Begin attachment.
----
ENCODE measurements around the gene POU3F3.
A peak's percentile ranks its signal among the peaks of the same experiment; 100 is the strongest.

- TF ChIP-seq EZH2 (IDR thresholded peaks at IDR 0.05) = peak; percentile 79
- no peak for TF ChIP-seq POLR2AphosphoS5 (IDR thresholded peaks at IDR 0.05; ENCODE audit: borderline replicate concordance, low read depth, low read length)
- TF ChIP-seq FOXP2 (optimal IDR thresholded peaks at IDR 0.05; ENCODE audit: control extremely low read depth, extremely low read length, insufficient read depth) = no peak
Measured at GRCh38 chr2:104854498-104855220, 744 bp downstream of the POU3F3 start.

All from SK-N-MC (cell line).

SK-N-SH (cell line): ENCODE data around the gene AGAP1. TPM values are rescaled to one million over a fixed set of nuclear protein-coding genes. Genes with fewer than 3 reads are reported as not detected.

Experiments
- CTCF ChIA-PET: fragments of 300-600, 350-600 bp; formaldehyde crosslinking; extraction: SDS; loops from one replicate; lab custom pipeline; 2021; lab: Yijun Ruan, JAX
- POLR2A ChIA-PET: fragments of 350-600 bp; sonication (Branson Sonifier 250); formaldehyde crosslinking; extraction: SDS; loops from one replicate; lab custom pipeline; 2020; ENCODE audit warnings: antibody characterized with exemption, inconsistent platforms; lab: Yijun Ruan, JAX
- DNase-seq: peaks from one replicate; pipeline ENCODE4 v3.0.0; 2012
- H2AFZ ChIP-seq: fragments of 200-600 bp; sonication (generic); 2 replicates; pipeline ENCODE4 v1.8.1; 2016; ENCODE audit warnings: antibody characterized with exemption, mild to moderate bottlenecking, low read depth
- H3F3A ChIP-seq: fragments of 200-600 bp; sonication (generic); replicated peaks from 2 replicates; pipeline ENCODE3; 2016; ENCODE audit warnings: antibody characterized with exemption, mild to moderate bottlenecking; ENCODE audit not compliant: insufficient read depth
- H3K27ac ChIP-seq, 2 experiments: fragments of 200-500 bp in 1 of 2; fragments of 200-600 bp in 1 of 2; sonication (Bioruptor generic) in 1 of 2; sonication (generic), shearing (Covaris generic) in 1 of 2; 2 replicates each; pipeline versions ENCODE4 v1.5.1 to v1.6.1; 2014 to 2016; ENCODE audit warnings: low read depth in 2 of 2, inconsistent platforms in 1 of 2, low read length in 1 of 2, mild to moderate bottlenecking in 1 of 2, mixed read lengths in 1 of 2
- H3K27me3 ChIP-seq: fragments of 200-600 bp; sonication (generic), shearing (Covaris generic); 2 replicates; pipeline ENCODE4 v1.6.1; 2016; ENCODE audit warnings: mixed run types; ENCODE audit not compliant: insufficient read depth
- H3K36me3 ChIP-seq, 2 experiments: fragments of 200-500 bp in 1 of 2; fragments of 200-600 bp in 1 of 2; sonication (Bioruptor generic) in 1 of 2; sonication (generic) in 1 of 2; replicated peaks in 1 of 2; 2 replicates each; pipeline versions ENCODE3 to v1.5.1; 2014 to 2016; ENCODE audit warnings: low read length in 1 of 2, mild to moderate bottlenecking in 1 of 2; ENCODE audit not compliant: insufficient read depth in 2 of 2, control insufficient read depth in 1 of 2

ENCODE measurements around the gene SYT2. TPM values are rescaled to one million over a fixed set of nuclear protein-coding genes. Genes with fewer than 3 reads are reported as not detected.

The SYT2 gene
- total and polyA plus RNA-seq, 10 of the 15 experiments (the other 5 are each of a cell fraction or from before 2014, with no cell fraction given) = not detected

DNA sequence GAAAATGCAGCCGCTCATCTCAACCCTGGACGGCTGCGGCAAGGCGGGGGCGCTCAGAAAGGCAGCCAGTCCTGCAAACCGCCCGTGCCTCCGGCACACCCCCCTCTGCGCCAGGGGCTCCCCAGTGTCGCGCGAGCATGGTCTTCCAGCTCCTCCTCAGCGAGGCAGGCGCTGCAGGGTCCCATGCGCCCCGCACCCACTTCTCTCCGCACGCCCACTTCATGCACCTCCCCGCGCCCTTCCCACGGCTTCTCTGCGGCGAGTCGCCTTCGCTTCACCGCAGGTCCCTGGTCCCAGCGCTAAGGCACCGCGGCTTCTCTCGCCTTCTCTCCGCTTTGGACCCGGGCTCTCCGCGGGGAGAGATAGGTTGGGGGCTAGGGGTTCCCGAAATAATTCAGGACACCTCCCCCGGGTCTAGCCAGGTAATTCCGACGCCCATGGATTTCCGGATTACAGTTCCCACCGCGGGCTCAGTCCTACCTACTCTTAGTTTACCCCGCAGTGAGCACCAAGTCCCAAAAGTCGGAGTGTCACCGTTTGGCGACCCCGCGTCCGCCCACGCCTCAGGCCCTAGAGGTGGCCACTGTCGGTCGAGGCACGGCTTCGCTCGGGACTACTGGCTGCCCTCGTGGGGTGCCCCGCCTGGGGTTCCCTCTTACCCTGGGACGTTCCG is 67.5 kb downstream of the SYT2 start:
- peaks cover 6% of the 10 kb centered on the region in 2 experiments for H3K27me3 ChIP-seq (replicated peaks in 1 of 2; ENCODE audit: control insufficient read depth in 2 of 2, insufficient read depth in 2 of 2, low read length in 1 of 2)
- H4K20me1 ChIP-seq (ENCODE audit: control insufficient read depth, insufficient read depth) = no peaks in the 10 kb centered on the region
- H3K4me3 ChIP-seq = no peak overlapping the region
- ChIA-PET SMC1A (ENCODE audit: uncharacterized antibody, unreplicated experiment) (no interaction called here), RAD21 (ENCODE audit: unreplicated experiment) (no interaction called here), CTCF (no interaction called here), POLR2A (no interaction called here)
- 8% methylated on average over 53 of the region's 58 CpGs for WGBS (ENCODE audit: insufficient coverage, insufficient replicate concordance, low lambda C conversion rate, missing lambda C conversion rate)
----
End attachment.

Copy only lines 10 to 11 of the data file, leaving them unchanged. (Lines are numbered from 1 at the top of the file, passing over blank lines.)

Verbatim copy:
- CTCF ChIA-PET: fragments of 300-600, 350-600 bp; formaldehyde crosslinking; extraction: SDS; loops from one replicate; lab custom pipeline; 2021; lab: Yijun Ruan, JAX
- POLR2A ChIA-PET: fragments of 350-600 bp; sonication (Branson Sonifier 250); formaldehyde crosslinking; extraction: SDS; loops from one replicate; lab custom pipeline; 2020; ENCODE audit warnings: antibody characterized with exemption, inconsistent platforms; lab: Yijun Ruan, JAX